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America's Children: Key National Indicators of Well-Being, 2021

Lead in Blood of Children

Lead is a major environmental health hazard for young children. Childhood exposure to lead contributes to learning problems (including reduced intelligence quotient [IQ] and reduced academic achievement) and behavioral problems.66 A blood lead level of 5 micrograms per deciliter (µg/dL) is defined as "elevated" for purposes of identifying children for follow-up activities, such as environmental investigations and ongoing monitoring,67 but no level of childhood lead exposure can be considered safe,68 and adverse health effects can occur at much lower concentrations.66 Lead exposures have declined since the 1970s, due largely to the removal of lead from gasoline and paint. Children ages 1–5 are particularly vulnerable because they frequently engage in hand-to-mouth behavior.

Indicator PHY4.A: Percentage of children ages 1–5 with blood lead levels at or above 5 µg/dL, selected years 1988–1994 through 2013–2016
Indicator PHY4.A: Percentage of children ages 1–5 with blood lead levels at or above 5 µg/dL, selected years 1988–1994 through 2013–2016

NOTE: The reference level of 5 µg/dL is the 97.5th percentile of blood lead levels for children ages 1–5 in 2005–2008. The Centers for Disease Control and Prevention (CDC) currently uses this reference level to identify children with elevated blood lead levels.

SOURCE: National Center for Health Statistics, National Health and Nutrition Examination Survey.

Indicator PHY4.B: Percentage of children ages 1–5 with blood lead levels at or above 5 µg/dL by race and Hispanic origin69 and poverty status, 2011–2016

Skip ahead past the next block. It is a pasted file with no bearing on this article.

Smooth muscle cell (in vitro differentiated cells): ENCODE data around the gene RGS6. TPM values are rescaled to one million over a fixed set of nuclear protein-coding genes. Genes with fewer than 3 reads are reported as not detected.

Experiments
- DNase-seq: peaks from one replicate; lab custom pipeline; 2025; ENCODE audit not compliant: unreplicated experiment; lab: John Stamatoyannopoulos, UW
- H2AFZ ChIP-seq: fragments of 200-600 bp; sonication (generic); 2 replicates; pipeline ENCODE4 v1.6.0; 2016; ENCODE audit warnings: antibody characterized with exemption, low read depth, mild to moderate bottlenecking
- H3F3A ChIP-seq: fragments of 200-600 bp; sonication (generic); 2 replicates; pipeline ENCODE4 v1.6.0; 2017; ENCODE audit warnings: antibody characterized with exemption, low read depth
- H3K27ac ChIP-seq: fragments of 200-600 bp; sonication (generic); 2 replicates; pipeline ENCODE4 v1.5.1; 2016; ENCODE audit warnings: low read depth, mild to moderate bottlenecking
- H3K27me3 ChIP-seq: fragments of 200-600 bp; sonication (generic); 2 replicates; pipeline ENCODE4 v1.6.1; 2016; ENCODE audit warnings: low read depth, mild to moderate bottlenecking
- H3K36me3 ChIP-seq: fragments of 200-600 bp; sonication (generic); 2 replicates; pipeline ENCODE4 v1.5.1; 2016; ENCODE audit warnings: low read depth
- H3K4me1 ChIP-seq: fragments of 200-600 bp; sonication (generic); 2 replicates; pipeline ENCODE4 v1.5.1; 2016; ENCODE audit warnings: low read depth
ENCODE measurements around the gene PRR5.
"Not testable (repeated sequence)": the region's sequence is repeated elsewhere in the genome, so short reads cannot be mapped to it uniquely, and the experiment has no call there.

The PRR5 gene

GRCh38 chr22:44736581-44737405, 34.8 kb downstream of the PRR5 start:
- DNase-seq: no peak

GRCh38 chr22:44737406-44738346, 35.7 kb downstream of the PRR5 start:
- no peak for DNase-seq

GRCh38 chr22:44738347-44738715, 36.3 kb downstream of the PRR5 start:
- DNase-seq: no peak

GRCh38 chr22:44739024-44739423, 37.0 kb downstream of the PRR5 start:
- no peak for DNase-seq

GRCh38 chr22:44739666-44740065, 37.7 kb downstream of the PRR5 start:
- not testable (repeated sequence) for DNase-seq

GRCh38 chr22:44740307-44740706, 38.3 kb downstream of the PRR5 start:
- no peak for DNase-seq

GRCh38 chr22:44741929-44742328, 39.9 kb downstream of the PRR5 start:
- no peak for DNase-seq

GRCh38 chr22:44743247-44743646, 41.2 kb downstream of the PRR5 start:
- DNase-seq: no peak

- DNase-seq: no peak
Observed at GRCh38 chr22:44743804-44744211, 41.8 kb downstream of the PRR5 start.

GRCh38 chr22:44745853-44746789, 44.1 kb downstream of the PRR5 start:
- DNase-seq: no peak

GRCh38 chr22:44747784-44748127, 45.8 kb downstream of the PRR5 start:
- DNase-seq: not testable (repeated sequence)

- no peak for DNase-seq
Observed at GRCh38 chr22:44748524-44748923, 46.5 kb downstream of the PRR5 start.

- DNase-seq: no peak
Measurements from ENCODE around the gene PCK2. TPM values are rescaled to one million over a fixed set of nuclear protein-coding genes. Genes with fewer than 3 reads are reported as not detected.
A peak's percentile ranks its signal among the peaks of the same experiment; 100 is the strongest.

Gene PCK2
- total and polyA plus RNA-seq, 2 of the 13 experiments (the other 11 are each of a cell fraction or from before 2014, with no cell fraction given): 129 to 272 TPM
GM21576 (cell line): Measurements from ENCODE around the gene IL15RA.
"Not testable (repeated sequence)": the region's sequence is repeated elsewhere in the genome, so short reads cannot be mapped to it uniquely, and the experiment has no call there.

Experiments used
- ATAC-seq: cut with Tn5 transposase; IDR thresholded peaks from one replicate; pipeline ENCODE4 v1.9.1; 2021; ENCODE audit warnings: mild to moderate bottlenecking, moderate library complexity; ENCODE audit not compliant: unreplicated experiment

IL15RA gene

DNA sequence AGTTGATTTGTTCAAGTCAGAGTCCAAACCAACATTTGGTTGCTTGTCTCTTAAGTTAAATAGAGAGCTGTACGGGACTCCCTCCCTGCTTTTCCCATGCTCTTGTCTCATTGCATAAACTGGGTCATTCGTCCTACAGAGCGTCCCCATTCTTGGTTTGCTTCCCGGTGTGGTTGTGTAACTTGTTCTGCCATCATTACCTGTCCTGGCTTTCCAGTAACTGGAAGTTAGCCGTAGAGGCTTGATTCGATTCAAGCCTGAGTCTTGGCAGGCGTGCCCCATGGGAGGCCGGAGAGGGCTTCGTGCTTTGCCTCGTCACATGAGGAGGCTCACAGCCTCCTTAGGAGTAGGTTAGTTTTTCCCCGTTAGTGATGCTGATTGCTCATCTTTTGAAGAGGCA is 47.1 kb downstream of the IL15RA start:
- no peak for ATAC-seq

Indicator PHY4.B: Percentage of children ages 1–5 with blood lead levels at or above 5 µg/dL by race and Hispanic origin and poverty status, 2011–2016

NOTE: NH = non-Hispanic origin. The CDC currently use 5 µg/dL as a reference level to identify children with elevated blood lead levels. Persons of Mexican American origin may be of any race.

SOURCE: National Center for Health Statistics, National Health and Nutrition Examination Survey.

  • In 2013–2016, 0.9% of children ages 1–5 had blood lead levels at or above 5 µg/dL compared with 25.6% in 1988–1994.
  • In 2011–2016, the percentages of Black, non-Hispanic children and White, non-Hispanic children with blood lead levels at or above 5 µg/dL (2.4% and 1.5%, respectively) were greater than the percentage of Mexican American children with elevated blood lead levels (0.3%).
  • In 2011–2016, 2.2% of children living in poverty had blood lead levels at or above 5 µg/dL compared with 0.6% of children living above the poverty level.

table icon PHY4A HTML Table | PHY4B HTML Table

66 National Toxicology Program. (2012). NTP monograph: Health effects of low-level lead. National Institute of Environmental Health Sciences, National Toxicology Program. http://ntp.niehs.nih.gov/go/36443

67 Centers for Disease Control and Prevention. (2012). CDC response to advisory committee on childhood lead poisoning prevention recommendations in "Low level lead exposure harms children: A renewed call for primary prevention." http://www.cdc. gov/nceh/lead/acclpp/cdc_response_lead_exposure_recs.pdf

68 Advisory Committee on Childhood Lead Poisoning Prevention. (2012). Low level lead exposure harms children: A renewed call for primary prevention. Centers for Disease Control and Prevention. http://www.cdc.gov/nceh/lead/ACCLPP/final_Document_030712.pdf

69 For 2011–2016, the revised 1997 U.S. Office of Management and Budget standards for data on race and ethnicity were used. Persons could select one or more of five racial groups: White, Black or African American, American Indian or Alaska Native, Asian, or Native Hawaiian or Other Pacific Islander. Included in the total but not shown separately are American Indian or Alaska Native, Asian, Native Hawaiian or Other Pacific Islander, and "Two or more races." Data on race and Hispanic origin are collected separately but combined for reporting. Persons of Hispanic origin may be of any race.